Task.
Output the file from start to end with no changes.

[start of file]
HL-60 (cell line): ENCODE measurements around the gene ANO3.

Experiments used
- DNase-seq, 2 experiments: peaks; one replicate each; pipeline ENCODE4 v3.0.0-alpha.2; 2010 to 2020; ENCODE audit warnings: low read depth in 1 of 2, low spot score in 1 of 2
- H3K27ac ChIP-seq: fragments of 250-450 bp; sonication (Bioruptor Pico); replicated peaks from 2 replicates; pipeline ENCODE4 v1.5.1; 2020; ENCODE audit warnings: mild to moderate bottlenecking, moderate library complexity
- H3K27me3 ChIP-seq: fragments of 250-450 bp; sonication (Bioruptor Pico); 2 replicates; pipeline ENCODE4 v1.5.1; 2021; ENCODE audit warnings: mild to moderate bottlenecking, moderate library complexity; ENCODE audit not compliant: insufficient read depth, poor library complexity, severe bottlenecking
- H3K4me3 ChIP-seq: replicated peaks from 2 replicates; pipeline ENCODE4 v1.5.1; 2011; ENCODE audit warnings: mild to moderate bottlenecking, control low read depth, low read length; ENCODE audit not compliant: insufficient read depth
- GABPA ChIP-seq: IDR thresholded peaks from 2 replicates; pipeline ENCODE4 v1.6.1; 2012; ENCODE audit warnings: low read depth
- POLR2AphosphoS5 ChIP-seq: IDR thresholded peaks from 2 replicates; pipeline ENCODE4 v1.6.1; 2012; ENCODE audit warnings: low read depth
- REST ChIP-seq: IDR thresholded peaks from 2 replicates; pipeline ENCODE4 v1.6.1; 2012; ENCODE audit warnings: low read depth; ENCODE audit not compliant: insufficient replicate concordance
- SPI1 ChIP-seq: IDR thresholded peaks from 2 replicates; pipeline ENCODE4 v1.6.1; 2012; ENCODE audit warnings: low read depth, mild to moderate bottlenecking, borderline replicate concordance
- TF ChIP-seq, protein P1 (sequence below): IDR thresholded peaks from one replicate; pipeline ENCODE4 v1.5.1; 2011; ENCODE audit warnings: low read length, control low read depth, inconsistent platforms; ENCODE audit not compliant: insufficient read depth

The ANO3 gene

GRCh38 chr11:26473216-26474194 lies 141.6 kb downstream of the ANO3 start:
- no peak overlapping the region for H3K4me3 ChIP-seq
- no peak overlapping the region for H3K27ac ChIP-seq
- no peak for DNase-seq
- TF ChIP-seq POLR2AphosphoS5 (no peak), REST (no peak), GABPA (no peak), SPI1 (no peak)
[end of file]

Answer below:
HL-60 (cell line): ENCODE measurements around the gene ANO3.

Experiments used
- DNase-seq, 2 experiments: peaks; one replicate each; pipeline ENCODE4 v3.0.0-alpha.2; 2010 to 2020; ENCODE audit warnings: low read depth in 1 of 2, low spot score in 1 of 2
- H3K27ac ChIP-seq: fragments of 250-450 bp; sonication (Bioruptor Pico); replicated peaks from 2 replicates; pipeline ENCODE4 v1.5.1; 2020; ENCODE audit warnings: mild to moderate bottlenecking, moderate library complexity
- H3K27me3 ChIP-seq: fragments of 250-450 bp; sonication (Bioruptor Pico); 2 replicates; pipeline ENCODE4 v1.5.1; 2021; ENCODE audit warnings: mild to moderate bottlenecking, moderate library complexity; ENCODE audit not compliant: insufficient read depth, poor library complexity, severe bottlenecking
- H3K4me3 ChIP-seq: replicated peaks from 2 replicates; pipeline ENCODE4 v1.5.1; 2011; ENCODE audit warnings: mild to moderate bottlenecking, control low read depth, low read length; ENCODE audit not compliant: insufficient read depth
- GABPA ChIP-seq: IDR thresholded peaks from 2 replicates; pipeline ENCODE4 v1.6.1; 2012; ENCODE audit warnings: low read depth
- POLR2AphosphoS5 ChIP-seq: IDR thresholded peaks from 2 replicates; pipeline ENCODE4 v1.6.1; 2012; ENCODE audit warnings: low read depth
- REST ChIP-seq: IDR thresholded peaks from 2 replicates; pipeline ENCODE4 v1.6.1; 2012; ENCODE audit warnings: low read depth; ENCODE audit not compliant: insufficient replicate concordance
- SPI1 ChIP-seq: IDR thresholded peaks from 2 replicates; pipeline ENCODE4 v1.6.1; 2012; ENCODE audit warnings: low read depth, mild to moderate bottlenecking, borderline replicate concordance
- TF ChIP-seq, protein P1 (sequence below): IDR thresholded peaks from one replicate; pipeline ENCODE4 v1.5.1; 2011; ENCODE audit warnings: low read length, control low read depth, inconsistent platforms; ENCODE audit not compliant: insufficient read depth

The ANO3 gene

GRCh38 chr11:26473216-26474194 lies 141.6 kb downstream of the ANO3 start:
- no peak overlapping the region for H3K4me3 ChIP-seq
- no peak overlapping the region for H3K27ac ChIP-seq
- no peak for DNase-seq
- TF ChIP-seq POLR2AphosphoS5 (no peak), REST (no peak), GABPA (no peak), SPI1 (no peak)